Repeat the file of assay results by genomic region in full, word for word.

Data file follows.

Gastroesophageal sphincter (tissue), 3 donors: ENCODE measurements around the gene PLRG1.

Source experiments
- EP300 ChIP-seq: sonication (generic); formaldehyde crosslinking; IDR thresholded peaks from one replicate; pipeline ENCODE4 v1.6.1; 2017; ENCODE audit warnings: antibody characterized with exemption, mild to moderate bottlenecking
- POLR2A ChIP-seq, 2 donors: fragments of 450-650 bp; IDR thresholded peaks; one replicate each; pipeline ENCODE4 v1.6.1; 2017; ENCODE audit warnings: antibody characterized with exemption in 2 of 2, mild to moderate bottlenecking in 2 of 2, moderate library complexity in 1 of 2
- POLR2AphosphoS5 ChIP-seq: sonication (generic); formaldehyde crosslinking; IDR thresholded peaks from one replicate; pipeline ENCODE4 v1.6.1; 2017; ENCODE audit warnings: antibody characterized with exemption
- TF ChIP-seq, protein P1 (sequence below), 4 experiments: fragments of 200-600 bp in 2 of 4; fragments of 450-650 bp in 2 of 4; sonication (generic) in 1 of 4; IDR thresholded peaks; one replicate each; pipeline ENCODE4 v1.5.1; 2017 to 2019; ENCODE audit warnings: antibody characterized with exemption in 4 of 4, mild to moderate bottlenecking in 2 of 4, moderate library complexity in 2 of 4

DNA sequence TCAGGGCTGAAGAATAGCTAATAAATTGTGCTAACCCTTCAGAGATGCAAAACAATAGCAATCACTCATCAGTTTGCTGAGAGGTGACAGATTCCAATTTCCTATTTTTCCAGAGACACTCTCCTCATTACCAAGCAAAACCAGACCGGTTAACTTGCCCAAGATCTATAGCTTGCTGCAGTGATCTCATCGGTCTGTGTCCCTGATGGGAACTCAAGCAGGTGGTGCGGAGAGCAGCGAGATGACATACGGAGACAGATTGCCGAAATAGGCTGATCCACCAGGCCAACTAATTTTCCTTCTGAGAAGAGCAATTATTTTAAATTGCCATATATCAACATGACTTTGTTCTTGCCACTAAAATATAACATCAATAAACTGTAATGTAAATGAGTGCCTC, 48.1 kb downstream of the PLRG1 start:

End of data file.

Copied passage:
Gastroesophageal sphincter (tissue), 3 donors: ENCODE measurements around the gene PLRG1.

Source experiments
- EP300 ChIP-seq: sonication (generic); formaldehyde crosslinking; IDR thresholded peaks from one replicate; pipeline ENCODE4 v1.6.1; 2017; ENCODE audit warnings: antibody characterized with exemption, mild to moderate bottlenecking
- POLR2A ChIP-seq, 2 donors: fragments of 450-650 bp; IDR thresholded peaks; one replicate each; pipeline ENCODE4 v1.6.1; 2017; ENCODE audit warnings: antibody characterized with exemption in 2 of 2, mild to moderate bottlenecking in 2 of 2, moderate library complexity in 1 of 2
- POLR2AphosphoS5 ChIP-seq: sonication (generic); formaldehyde crosslinking; IDR thresholded peaks from one replicate; pipeline ENCODE4 v1.6.1; 2017; ENCODE audit warnings: antibody characterized with exemption
- TF ChIP-seq, protein P1 (sequence below), 4 experiments: fragments of 200-600 bp in 2 of 4; fragments of 450-650 bp in 2 of 4; sonication (generic) in 1 of 4; IDR thresholded peaks; one replicate each; pipeline ENCODE4 v1.5.1; 2017 to 2019; ENCODE audit warnings: antibody characterized with exemption in 4 of 4, mild to moderate bottlenecking in 2 of 4, moderate library complexity in 2 of 4

DNA sequence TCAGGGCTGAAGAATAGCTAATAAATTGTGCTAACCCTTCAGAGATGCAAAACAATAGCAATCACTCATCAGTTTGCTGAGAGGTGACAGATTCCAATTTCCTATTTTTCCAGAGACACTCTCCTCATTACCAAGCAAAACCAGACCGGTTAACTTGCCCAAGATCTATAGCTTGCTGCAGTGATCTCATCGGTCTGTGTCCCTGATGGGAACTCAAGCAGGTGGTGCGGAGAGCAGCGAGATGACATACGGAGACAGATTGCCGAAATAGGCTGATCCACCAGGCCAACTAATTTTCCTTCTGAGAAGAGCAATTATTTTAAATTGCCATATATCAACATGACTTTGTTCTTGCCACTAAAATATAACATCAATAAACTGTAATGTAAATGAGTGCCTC, 48.1 kb downstream of the PLRG1 start: